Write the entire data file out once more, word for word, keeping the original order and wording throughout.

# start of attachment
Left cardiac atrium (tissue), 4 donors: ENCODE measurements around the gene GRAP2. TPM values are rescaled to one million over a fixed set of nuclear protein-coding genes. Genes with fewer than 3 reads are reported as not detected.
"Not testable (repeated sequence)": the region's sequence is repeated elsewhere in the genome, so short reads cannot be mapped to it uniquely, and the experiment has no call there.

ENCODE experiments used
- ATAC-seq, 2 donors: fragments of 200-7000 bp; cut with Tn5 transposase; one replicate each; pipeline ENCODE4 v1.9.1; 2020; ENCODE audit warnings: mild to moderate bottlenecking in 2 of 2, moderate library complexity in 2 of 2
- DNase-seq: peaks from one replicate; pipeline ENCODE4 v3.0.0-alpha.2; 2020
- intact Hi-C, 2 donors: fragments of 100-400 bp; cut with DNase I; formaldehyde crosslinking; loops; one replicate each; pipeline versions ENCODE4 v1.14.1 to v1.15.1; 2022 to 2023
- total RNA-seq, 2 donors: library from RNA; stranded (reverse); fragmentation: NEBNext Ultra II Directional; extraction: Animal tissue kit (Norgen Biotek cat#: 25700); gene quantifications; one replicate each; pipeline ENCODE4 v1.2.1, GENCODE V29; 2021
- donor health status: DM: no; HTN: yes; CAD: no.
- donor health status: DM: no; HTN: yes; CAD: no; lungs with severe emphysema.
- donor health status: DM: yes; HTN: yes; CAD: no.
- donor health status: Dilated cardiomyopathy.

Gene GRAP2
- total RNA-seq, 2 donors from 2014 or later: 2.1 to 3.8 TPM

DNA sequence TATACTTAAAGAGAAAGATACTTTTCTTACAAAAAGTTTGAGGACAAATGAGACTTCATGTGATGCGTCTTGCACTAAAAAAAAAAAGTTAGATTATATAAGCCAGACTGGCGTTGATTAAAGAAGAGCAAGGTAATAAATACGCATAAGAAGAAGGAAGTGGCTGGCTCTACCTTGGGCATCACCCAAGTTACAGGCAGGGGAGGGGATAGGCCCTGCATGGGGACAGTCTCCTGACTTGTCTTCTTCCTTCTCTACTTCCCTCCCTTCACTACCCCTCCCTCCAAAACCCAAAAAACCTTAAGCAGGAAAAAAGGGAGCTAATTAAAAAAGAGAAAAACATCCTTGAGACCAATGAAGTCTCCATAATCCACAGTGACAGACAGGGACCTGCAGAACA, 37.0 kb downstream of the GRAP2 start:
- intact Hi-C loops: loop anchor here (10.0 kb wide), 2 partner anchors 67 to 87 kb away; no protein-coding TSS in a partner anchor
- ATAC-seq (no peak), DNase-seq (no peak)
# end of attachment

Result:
Left cardiac atrium (tissue), 4 donors: ENCODE measurements around the gene GRAP2. TPM values are rescaled to one million over a fixed set of nuclear protein-coding genes. Genes with fewer than 3 reads are reported as not detected.
"Not testable (repeated sequence)": the region's sequence is repeated elsewhere in the genome, so short reads cannot be mapped to it uniquely, and the experiment has no call there.

ENCODE experiments used
- ATAC-seq, 2 donors: fragments of 200-7000 bp; cut with Tn5 transposase; one replicate each; pipeline ENCODE4 v1.9.1; 2020; ENCODE audit warnings: mild to moderate bottlenecking in 2 of 2, moderate library complexity in 2 of 2
- DNase-seq: peaks from one replicate; pipeline ENCODE4 v3.0.0-alpha.2; 2020
- intact Hi-C, 2 donors: fragments of 100-400 bp; cut with DNase I; formaldehyde crosslinking; loops; one replicate each; pipeline versions ENCODE4 v1.14.1 to v1.15.1; 2022 to 2023
- total RNA-seq, 2 donors: library from RNA; stranded (reverse); fragmentation: NEBNext Ultra II Directional; extraction: Animal tissue kit (Norgen Biotek cat#: 25700); gene quantifications; one replicate each; pipeline ENCODE4 v1.2.1, GENCODE V29; 2021
- donor health status: DM: no; HTN: yes; CAD: no.
- donor health status: DM: no; HTN: yes; CAD: no; lungs with severe emphysema.
- donor health status: DM: yes; HTN: yes; CAD: no.
- donor health status: Dilated cardiomyopathy.

Gene GRAP2
- total RNA-seq, 2 donors from 2014 or later: 2.1 to 3.8 TPM

DNA sequence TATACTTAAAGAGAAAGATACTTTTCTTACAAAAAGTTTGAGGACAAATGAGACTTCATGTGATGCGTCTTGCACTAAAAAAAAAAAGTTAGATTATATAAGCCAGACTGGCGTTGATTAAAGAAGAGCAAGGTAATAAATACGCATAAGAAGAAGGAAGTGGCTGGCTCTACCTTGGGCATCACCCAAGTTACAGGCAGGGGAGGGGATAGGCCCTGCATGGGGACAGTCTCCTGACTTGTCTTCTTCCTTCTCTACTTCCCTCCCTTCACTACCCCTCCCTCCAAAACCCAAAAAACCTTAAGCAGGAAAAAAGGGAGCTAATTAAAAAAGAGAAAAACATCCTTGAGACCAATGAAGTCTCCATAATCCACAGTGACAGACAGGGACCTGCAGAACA, 37.0 kb downstream of the GRAP2 start:
- intact Hi-C loops: loop anchor here (10.0 kb wide), 2 partner anchors 67 to 87 kb away; no protein-coding TSS in a partner anchor
- ATAC-seq (no peak), DNase-seq (no peak)